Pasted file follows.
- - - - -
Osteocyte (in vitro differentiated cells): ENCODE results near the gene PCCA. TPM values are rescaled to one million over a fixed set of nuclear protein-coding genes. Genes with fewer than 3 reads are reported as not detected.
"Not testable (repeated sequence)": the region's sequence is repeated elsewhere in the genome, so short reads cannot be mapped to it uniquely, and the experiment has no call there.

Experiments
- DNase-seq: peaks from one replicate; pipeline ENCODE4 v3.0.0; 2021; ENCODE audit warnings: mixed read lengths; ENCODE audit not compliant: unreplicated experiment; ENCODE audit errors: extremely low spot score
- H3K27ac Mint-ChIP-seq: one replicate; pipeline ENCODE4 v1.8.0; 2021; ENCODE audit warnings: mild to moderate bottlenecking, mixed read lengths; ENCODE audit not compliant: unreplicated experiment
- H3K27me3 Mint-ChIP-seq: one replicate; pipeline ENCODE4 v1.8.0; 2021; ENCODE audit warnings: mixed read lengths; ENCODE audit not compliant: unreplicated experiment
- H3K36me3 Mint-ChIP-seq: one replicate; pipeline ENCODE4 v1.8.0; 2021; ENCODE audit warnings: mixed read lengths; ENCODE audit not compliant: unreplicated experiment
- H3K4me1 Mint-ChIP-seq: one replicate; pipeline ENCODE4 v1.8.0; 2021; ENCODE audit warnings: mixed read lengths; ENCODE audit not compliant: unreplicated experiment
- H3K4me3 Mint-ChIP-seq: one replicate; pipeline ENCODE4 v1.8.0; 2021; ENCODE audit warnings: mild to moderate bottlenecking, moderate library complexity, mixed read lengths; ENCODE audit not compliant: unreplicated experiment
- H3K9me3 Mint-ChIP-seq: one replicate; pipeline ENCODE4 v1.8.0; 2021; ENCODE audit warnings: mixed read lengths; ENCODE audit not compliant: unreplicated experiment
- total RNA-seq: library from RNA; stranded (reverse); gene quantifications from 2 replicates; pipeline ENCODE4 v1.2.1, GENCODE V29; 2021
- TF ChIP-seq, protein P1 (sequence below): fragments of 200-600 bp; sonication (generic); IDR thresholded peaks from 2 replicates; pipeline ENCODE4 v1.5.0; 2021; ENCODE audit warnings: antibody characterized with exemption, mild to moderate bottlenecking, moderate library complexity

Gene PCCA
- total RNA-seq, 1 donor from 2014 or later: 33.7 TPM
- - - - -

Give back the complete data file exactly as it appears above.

Osteocyte (in vitro differentiated cells): ENCODE results near the gene PCCA. TPM values are rescaled to one million over a fixed set of nuclear protein-coding genes. Genes with fewer than 3 reads are reported as not detected.
"Not testable (repeated sequence)": the region's sequence is repeated elsewhere in the genome, so short reads cannot be mapped to it uniquely, and the experiment has no call there.

Experiments
- DNase-seq: peaks from one replicate; pipeline ENCODE4 v3.0.0; 2021; ENCODE audit warnings: mixed read lengths; ENCODE audit not compliant: unreplicated experiment; ENCODE audit errors: extremely low spot score
- H3K27ac Mint-ChIP-seq: one replicate; pipeline ENCODE4 v1.8.0; 2021; ENCODE audit warnings: mild to moderate bottlenecking, mixed read lengths; ENCODE audit not compliant: unreplicated experiment
- H3K27me3 Mint-ChIP-seq: one replicate; pipeline ENCODE4 v1.8.0; 2021; ENCODE audit warnings: mixed read lengths; ENCODE audit not compliant: unreplicated experiment
- H3K36me3 Mint-ChIP-seq: one replicate; pipeline ENCODE4 v1.8.0; 2021; ENCODE audit warnings: mixed read lengths; ENCODE audit not compliant: unreplicated experiment
- H3K4me1 Mint-ChIP-seq: one replicate; pipeline ENCODE4 v1.8.0; 2021; ENCODE audit warnings: mixed read lengths; ENCODE audit not compliant: unreplicated experiment
- H3K4me3 Mint-ChIP-seq: one replicate; pipeline ENCODE4 v1.8.0; 2021; ENCODE audit warnings: mild to moderate bottlenecking, moderate library complexity, mixed read lengths; ENCODE audit not compliant: unreplicated experiment
- H3K9me3 Mint-ChIP-seq: one replicate; pipeline ENCODE4 v1.8.0; 2021; ENCODE audit warnings: mixed read lengths; ENCODE audit not compliant: unreplicated experiment
- total RNA-seq: library from RNA; stranded (reverse); gene quantifications from 2 replicates; pipeline ENCODE4 v1.2.1, GENCODE V29; 2021
- TF ChIP-seq, protein P1 (sequence below): fragments of 200-600 bp; sonication (generic); IDR thresholded peaks from 2 replicates; pipeline ENCODE4 v1.5.0; 2021; ENCODE audit warnings: antibody characterized with exemption, mild to moderate bottlenecking, moderate library complexity

Gene PCCA
- total RNA-seq, 1 donor from 2014 or later: 33.7 TPM